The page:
TOKYO -- Japanese companies are shifting their asset holdings from real estate and machinery to dividend-paying investments, thanks largely to mergers, acquisitions and subsidiaries abroad -- a fundamental change in how companies make money
Dividends from overseas subsidiaries, in particular, are becoming increasingly important to corporate earnings. According to finance ministry data, stocks, bonds and other investment assets accounted for 47.8% of fixed assets at Japanese companies in the fiscal year ending in March 2017. That represents 10% growth from the previous year, to 438 trillion yen ($4.1 trillion).
Behind the surge is an increase in M&As. In the calendar year 2017, Japanese companies bought overseas businesses in 672 deals, according to Tokyo-based M&A advisory Recof.
Japanese companies usually create overseas subsidiaries to run plants they open overseas. The tangible assets belong to the subsidiary, but the parent company receives stock according to its share of the investment. The plants' earnings are paid out as dividends to the parent, lifting its profits.
Such dividends are becoming a major source of income as Japanese companies increasingly venture overseas.
In contrast, the proportion of Japanese companies' tangible assets, such as machinery and real estate, fell below 50% for the first time in the fiscal year ending in March 2017 to 455 trillion yen, or 49.6%, after hovering around 70% throughout the 1990s.
Tangible assets have been declining since peaking at 498 trillion yen in the fiscal year starting in April 1998. Companies saddled with nonperforming assets after the burst of the economic bubble in the early 1990s pulled back from further investments in facilities and real estate.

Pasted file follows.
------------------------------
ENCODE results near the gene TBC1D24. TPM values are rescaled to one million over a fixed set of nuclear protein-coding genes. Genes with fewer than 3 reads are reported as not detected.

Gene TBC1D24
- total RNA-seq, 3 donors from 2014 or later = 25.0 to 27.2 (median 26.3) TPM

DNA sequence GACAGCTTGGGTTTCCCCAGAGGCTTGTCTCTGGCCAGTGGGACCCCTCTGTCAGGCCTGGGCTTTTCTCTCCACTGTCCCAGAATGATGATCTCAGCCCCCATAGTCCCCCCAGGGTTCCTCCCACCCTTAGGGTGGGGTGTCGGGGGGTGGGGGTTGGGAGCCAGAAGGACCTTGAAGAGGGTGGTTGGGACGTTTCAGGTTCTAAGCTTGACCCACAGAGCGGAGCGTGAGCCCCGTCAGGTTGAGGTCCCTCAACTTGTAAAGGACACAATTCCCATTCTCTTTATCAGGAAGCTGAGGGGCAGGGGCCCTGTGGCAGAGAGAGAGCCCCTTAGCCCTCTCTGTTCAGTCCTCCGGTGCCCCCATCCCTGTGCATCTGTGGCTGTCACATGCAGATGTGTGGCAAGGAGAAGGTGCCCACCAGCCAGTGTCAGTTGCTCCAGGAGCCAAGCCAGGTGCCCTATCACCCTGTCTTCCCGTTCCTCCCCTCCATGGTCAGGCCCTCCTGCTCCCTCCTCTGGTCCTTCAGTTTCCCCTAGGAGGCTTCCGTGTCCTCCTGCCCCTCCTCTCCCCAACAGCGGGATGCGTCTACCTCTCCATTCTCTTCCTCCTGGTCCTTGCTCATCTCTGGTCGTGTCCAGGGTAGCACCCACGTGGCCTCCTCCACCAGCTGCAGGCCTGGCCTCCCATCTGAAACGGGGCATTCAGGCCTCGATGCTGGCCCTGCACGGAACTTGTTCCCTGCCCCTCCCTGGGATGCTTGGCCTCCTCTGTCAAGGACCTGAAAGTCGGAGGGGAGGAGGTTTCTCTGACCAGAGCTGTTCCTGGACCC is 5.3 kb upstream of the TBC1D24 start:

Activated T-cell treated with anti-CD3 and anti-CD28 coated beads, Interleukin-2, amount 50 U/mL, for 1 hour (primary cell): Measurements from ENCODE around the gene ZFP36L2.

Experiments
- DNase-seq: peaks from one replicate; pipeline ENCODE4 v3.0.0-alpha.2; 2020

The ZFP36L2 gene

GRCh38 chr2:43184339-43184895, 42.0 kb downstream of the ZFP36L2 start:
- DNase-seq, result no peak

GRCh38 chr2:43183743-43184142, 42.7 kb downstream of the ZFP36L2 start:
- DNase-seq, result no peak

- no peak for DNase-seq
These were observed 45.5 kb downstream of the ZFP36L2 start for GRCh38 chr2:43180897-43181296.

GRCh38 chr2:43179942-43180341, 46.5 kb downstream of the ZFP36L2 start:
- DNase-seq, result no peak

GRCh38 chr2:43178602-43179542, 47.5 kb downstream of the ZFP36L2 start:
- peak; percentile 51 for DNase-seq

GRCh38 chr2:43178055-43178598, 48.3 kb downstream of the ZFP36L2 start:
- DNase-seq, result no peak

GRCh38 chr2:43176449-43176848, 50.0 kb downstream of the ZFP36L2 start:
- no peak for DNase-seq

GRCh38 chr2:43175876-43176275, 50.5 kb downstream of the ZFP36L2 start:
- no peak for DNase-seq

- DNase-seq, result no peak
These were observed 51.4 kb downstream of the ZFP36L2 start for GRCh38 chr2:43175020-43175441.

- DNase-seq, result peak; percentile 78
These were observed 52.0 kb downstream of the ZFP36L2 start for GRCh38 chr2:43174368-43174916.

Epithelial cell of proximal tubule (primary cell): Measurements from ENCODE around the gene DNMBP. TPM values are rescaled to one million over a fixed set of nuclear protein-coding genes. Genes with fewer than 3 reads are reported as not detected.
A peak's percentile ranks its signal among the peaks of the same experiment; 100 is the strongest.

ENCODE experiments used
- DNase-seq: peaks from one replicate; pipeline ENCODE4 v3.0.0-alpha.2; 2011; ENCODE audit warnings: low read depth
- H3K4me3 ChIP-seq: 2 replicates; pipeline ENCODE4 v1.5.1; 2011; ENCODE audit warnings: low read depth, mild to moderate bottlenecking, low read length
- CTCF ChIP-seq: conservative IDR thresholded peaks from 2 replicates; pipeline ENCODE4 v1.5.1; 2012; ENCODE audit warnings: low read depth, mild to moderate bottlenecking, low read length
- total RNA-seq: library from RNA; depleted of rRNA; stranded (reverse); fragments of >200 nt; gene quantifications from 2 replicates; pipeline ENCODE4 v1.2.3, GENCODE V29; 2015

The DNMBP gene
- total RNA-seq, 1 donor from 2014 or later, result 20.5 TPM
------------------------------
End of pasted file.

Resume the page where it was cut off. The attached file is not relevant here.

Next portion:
Overall fixed assets grew 4.8% to 918 trillion yen in the fiscal year through March 2017. These consist of tangible assets, investment-related assets, and intangible assets such as software and patents. The third category surged 22.6% in value, but still accounts for only 2.6% of fixed assets.
The current economic recovery that began in late 2012 is encouraging companies to make capital investments. Still, much of this spending has been to replace outdated equipment, so assets values are unlikely to rise much, according to Toru Suehiro, economist at Mizuho Securities.
In a survey by the Development Bank of Japan, only 21.4% of manufacturers, a record low, said their capital investment for the current fiscal year is directed at lifting production capacity. In contrast, a record high of 28.1% cited maintenance and repairs.